Is Boston Cool?

View from Cambridge side of the Charles near Harvard.

Where to start with you, Boston?

Thinking about why I moved here and why I stay here makes my head feel squeezed from all the cognitive dissonance. Graduating from college I had no sense of direction. There was the band, and we had decided we wanted to stay together. One of us had to stay in Providence for another year and the closest big city to Providence was Boston. I tottered in between the two, whether I should move to cheap, tiny Providence, or bigger, pricier Boston. Then an opportunity to live with two college friends in Somerville presented itself and I jumped at the chance to have roommates I knew and liked. So Boston it was.

I moved to Boston to be in a band. People don’t move to Boston to be in bands. At least not most people I know.

Everyone I know who moved to Boston did so because they had a job that paid them a lot of money, or because they’re from here. My job was nonexistent when I moved up here and it still does not pay me a lot of money. I’m from New York, the place where people do move when they want to “make it.”

No one “makes it” in Boston. Boston is for the local, and for the established. The rents alone tell the story.

The band still plays together. We practice somewhat sporadically in stretches, sometimes we stick to a regular schedule. The music is still great, always getting better. We’re writing new songs. We’re supposed to record an album this summer (which is trickier with one of our members in Switzerland, but who can blame him?). I have a girlfriend here, my first real relationship in almost five years. I have a “gig” that I wouldn’t quite call a “job” yet, but it’s a gig and it gets me by.

I’ve put down the beginnings of roots.

I don’t know how long I plan to stay here, but it looks like another year at least. Long enough to make me really ask why I stay here…

I guess I’ve answered that already. It’s the people. It’s her, it’s the band, it’s them.

Still…the two other cities I’ve lived in for extended periods of time, and the city I grew up near and lived in for about a month — this is Providence, Rome, New York, respectively — had an energy, a feeling all their own. And whether it’s my fault for not exploring, wandering enough or whether it’s something about the place itself Boston has been strangely cold and elusive towards me. And that is reflected in what I read from others about the city.

Take one passage from this Junot Diaz story, “The Cheater’s Guide To Love”:

Boston, where you never wanted to live, where you feel you’ve been exiled, becomes a serious problem. You have trouble adjusting to it full time — to its trains that stop running at midnight, to the glumness of its inhabitants, to its startling lack of Szechuan food. Almost on cue, a lot of racist shit starts happening. White people pull up alongside you at traffic lights and scream at you with a hideous rage, like you nearly ran over their mother. It’s fucking scary. Before you can figure out what the hell is going on, they flip you the bird and peel out. It happens again and again. Security guards follow you in stores, and every time you step onto Harvard property you’re asked for I.D. Three times, drunk white dudes in different parts of the city try to pick fights with you.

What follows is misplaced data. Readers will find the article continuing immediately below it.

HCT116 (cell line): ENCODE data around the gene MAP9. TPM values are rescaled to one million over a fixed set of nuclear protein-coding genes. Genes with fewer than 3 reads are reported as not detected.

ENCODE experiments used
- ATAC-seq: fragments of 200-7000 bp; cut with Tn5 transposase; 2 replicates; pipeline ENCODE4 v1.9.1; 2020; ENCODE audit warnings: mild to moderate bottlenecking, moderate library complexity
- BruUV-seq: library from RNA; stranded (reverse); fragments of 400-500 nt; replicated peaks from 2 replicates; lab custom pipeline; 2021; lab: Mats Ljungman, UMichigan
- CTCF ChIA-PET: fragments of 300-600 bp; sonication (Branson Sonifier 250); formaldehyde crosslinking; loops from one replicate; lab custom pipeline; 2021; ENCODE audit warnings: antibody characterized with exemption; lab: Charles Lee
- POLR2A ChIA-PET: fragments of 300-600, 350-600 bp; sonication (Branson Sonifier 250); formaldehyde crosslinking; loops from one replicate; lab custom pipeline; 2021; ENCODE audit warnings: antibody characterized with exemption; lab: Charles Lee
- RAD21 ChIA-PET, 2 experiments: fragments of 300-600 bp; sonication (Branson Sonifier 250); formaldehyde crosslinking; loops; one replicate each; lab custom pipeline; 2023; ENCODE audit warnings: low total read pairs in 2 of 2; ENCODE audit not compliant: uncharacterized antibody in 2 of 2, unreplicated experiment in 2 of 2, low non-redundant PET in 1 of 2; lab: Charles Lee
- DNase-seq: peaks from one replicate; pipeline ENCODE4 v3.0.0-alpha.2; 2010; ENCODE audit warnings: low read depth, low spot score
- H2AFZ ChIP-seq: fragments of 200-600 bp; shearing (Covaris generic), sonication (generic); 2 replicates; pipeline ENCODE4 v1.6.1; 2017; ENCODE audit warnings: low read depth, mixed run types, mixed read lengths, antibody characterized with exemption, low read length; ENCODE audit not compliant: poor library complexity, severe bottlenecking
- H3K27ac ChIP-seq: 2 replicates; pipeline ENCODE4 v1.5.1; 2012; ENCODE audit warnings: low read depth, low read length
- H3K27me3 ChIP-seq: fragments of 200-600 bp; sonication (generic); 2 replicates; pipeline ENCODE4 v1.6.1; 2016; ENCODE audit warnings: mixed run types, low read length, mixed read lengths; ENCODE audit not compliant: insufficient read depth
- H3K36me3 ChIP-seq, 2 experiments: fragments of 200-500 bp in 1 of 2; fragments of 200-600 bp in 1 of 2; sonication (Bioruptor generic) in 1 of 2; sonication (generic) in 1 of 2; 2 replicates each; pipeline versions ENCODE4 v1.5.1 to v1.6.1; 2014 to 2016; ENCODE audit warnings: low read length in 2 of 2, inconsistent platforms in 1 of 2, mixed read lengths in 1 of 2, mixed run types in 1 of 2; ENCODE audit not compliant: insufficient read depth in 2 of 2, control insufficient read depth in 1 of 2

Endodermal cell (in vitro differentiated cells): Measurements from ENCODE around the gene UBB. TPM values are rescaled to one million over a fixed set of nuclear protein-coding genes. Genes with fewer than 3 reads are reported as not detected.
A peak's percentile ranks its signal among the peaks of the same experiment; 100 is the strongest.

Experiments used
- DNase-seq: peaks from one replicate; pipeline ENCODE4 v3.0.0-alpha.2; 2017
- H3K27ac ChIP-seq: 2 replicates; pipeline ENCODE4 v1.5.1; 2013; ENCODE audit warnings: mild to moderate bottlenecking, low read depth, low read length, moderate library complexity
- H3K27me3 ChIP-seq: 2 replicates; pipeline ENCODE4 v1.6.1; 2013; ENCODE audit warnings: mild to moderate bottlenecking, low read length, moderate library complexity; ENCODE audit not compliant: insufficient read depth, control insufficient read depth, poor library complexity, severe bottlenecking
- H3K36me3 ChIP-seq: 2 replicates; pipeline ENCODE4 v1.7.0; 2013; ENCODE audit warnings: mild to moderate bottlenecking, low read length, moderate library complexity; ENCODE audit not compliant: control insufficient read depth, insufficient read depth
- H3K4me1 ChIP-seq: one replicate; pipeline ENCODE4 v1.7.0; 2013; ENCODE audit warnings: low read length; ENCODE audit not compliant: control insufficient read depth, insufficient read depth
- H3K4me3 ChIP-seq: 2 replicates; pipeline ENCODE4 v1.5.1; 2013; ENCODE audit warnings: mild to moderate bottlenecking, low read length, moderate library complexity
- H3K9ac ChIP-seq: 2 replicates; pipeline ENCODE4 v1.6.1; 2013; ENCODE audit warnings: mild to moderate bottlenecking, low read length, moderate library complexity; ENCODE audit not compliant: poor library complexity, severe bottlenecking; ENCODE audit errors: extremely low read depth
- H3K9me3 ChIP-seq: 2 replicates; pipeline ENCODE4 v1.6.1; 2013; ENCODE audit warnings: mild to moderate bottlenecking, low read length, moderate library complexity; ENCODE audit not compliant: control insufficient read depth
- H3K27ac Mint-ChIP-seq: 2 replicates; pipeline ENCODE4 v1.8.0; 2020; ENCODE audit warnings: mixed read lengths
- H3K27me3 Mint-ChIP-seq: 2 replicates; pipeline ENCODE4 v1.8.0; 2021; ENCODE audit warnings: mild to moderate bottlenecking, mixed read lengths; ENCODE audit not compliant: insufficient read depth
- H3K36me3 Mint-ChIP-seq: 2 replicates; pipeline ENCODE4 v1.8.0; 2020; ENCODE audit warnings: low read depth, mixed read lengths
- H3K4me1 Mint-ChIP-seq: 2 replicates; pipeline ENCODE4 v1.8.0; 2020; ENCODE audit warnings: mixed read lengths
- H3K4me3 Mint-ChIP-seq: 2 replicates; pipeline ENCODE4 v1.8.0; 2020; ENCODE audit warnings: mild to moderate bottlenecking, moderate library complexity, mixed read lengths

You take it all very personally. I hope someone drops a fucking bomb on this city, you rant. This is why no people of color want to live here. Why all my black and Latino students leave as soon as they can.
Elvis says nothing. He was born and raised in Jamaica Plain, knows that trying to defend Boston from uncool is like blocking a bullet with a slice of bread. Are you O.K.? he asks, finally.

Of course my feelings on the city aren’t anywhere near that extreme and I’m not at much risk of racist shit happening to me. Boston is also generally tamer, from what I can tell, compared to its heyday of drunk white dudes throwing shit out of car windows.

Still, the trains do stop running at midnight, and the most prestigious public school in the city is roiling from allegations of prejudiced behavior by administrators, and living here rather than in New York does feel a bit like self-imposed exile.

I just so often feel ambivalent about Boston. Like I’ve been on dozens of dates with someone and we just don’t seem to click. Maybe I could try harder to see Boston’s great qualities, and maybe there’s something there to love. Maybe if and when Boston is in the rearview mirror one day I’ll miss it more than I can imagine.

I can imagine one day becoming nostalgic about Boston, just probably not for the city itself. Many of the things that make Boston unique in my mind are neutral to negative, the positives being mainly that the Charles River is nice to look at and there are a lot of bookstores. But the screeching, crawling MBTA trains, the horrendous drivers and horrendous experience of driving, getting screwed over trying to find a cheap apartment with no transcendent city-living experience to show for it, the complete and utter provincialism of everyone over the age of 35…

I don’t know. It’s just not love and I want to love my city.

Things change. Weather gets warmer, exploring easier. This weekend maybe I’ll finally go to Jamaica Plain and see the Arboretum. Maybe soon I’ll finally see Mount Auburn Cemetery, or go to the Institute for Contemporary Art or the JFK Library. Maybe I’ll start reading in the Boston Public Library and see more underground shows in Allston. Maybe Boston and I will hold hands and walk along the Esplanade together and stare into each other’s eyes.

Or maybe this will forever be chalked up in conversation as “when I lived in Boston” and that will be that. And that is fine too.

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